The Uncle & Other Stories
by Joan Shaw
Cover image by Norman Rockwell
Designed and printed by Graham Mackintosh
First edition 1983
101 pages, 6" x 9"
Out of Print
“Victims are necessary so that the strong may excercise their will and become more strong,” wrote Jean Rhys fifty years ago in Quartet. Civil rights, the Women's Movement and child protection laws notwithstanding, cultural and familial imperatives die hard.
In The Uncle and Other Stories, Joan Shaw's timely and sensitive first book, the pathology of passivity is surgically laid bare; the archetypal tribal tale of five women, victims all, is recounted with acerbic wit and jarring perception, as the original scourge—the flesh and blood male provocateur—in times becomes a psychis succubus thwarting all attempts at self-integration.
Through telescopic time shifts and contrapunal harmonies of past and present, Joan Shaw illuminates the once dark corners of our experience. In “The Uncle,” one of the last taboos of our culture to be confronted in literature, incest, is chronicled with superlative sensitivity as Anna, the narrator, who is at once child of eleven and grown woman with a daughter of her own, struggles to graft new integument on the flayed body of her persona:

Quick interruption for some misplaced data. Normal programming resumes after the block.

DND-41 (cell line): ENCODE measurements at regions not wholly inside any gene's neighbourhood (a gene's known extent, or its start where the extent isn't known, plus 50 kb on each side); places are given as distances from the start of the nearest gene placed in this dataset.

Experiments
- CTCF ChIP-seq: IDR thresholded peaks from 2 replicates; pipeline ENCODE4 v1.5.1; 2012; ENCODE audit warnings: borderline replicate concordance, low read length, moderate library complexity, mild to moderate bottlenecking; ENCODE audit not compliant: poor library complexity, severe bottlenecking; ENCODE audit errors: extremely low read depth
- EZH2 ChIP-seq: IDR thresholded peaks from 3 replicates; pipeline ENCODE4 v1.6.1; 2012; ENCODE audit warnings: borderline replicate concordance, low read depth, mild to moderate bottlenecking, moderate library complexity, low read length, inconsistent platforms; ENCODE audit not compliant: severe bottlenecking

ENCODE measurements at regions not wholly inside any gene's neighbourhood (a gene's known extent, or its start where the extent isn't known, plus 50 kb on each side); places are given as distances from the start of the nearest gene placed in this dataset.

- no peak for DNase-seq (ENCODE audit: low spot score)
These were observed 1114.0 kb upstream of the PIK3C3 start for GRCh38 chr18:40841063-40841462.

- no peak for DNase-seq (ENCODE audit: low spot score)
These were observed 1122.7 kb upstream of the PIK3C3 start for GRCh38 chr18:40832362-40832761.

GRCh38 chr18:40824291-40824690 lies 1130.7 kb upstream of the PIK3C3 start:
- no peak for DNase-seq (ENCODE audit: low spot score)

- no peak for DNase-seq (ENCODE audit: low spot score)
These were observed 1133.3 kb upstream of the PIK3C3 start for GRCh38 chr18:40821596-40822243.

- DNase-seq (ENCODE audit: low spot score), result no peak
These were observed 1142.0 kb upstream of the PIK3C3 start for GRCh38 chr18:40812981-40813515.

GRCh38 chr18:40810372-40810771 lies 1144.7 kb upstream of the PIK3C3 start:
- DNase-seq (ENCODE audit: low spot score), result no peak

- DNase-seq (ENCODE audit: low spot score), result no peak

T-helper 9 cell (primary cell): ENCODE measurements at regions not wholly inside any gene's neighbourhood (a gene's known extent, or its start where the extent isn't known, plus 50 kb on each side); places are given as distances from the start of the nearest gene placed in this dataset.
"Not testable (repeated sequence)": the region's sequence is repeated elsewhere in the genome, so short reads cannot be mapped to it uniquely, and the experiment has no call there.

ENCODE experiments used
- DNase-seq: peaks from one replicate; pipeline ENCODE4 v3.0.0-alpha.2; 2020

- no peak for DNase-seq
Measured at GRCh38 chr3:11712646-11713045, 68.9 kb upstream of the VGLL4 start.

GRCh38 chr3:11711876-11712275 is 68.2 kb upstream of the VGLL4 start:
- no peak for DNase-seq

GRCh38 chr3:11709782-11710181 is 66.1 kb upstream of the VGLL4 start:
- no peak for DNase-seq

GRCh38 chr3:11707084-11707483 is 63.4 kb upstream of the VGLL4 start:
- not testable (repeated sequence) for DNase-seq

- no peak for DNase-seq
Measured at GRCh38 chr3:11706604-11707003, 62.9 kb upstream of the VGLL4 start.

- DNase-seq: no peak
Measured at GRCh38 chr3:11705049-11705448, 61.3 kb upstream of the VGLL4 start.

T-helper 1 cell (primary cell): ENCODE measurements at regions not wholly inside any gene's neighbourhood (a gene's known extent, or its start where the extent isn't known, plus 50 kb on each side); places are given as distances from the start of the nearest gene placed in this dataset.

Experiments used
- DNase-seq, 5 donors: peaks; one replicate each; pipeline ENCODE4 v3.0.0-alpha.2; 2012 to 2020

Can I continue to live in this house after what happened, to sleep on these clean sheets, read my unaberrant books, and dream the clean eleven-year-old dreams I'm supposed to dream . . . Must I take upon myself the task of finding yet another home and leave this gentle, rocking ark, the entire lower half of me awakened to its special vocation, its vulgar place in the world, its shameful needs, its engrossing vulnerability?
These vignettes of women, wrenched from the orderly progression of time and event by cataclysmic circumstance—incest, encroaching insanity, imminent death—present an ever shifting kaleidoscope of women as victims.
About the Book
Joan Shaw writes the way Mary Steenburgen acts: with a fluttery, abstracted quality that somehow is not at odds with her underlying earthiness . . . Shaw's forte is writing about women confronting situations which victimize them as women. Her feminist sensibility is understated, never polemical—but always there. And it's frequently expressed with mordant wit . . . The stories in this book exemplify a trend in recent women's literature noted by feminist critics such as Rachel Blau DuPlessis and others—a trend in which women writers try to ‘unwrite’ the culturally prescribed ‘marriage/suicide/madness’ narrative solutions.
— Janice Helbert
WESTERN AMERICAN LITERATURE